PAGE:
There’s a problem, however. What if your LaTeX markup exceeds the capacities of markdown? After all, TeX itself is a Turing-complete programming language (sez Wikipedia), and markdown, lacking loops and conditionals, definitely isn’t. If your LaTeX uses any of LaTeX’s more robust algorithmic powers to generate your text, the magic of pandoc will not, at least in its present version, be powerful enough for you. (I’d love to be wrong about this, but I’m pretty sure this argument holds. Because the Haskell interpreter underlies pandoc, I guess a robust TeX parser is in principle possible for pandoc, but that’s not really in the spirit of pandoc’s minimalism. Possibly some kind of compromise involving markdown with embedded haskell fragments would be possible. Sounds painful.)

But humanists—when would they use such powers? Alas, they will if they want to use those lovely bibliography-generation capabilities. A lot of algorithmic work goes into lining up all those nice Chicago-style footnotes and short references and ibids.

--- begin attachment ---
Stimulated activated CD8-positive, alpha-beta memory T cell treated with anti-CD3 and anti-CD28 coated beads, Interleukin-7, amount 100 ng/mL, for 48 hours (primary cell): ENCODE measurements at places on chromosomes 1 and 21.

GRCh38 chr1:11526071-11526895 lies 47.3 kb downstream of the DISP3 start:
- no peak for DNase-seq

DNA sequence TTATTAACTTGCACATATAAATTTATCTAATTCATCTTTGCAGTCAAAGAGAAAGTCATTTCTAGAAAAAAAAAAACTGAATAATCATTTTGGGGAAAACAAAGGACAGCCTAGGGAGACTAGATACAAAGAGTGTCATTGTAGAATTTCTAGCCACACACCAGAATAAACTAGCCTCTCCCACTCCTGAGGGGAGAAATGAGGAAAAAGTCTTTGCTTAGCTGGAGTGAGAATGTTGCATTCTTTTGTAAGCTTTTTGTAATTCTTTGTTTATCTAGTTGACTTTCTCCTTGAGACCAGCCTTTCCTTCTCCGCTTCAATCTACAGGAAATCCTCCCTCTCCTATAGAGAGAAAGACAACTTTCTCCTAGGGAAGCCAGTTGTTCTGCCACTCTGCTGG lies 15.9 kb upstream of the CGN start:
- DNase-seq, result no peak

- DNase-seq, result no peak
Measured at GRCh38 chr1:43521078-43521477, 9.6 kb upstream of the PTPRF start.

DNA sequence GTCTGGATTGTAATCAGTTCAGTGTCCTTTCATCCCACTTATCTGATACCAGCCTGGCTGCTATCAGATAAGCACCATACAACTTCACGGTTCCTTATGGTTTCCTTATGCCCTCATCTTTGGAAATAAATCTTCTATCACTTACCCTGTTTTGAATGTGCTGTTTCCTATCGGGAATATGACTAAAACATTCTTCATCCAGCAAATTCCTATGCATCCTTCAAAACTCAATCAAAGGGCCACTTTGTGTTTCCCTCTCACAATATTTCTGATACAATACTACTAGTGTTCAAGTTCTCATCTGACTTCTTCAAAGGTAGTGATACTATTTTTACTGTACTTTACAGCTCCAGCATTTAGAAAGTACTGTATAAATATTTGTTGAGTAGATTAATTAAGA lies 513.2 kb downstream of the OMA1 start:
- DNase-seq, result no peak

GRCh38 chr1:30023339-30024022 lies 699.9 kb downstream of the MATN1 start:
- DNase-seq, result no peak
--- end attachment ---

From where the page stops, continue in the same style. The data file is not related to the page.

Now we come to the other avenue for TeX-to-Word conversion: reading the output rather than the input and converting that. On the plus side, all the algorithmic hard work will have already taken place, so all that nice generated text will be easy alphanumeric characters, spaces, and punctuation. On the minus side, TeX’s output is a DVI or a PDF, images of pages with much less semantic structure and lots and lots of non-semantic layout information. That’s the whole point of LaTeX! I guess you could use a PDF-to-Word converter, like the one embedded in Acrobat Pro; but the layout-not-semantics problems quickly spiral out of control (I’ve tried. The results with footnotes make you cry). The converted Word document may sort of look like the PDF you make with LaTeX, but it will be very hard to use it in collaborating on content.

Now I’ve often wondered whether there isn’t some intermediate stage in the LaTeX processing that would be more suitable for conversion into ODT (which is just xml markup). After all, a package like biblatex doesn’t output DVI code when it generates a citation, it outputs TeX. Isn’t there some mid-processing version of my article (say) which consists of all the LaTeX I wrote, but with all the commands replaced with their output? Without knowing biblatex’s internals, I think we can be pretty sure that it’s not so simple. Lots of programmatic magic happens in a call, magic that depends on global knowledge of the TeX processing run (decisions about pagination, information about sections and chapters, counters, etc. etc.).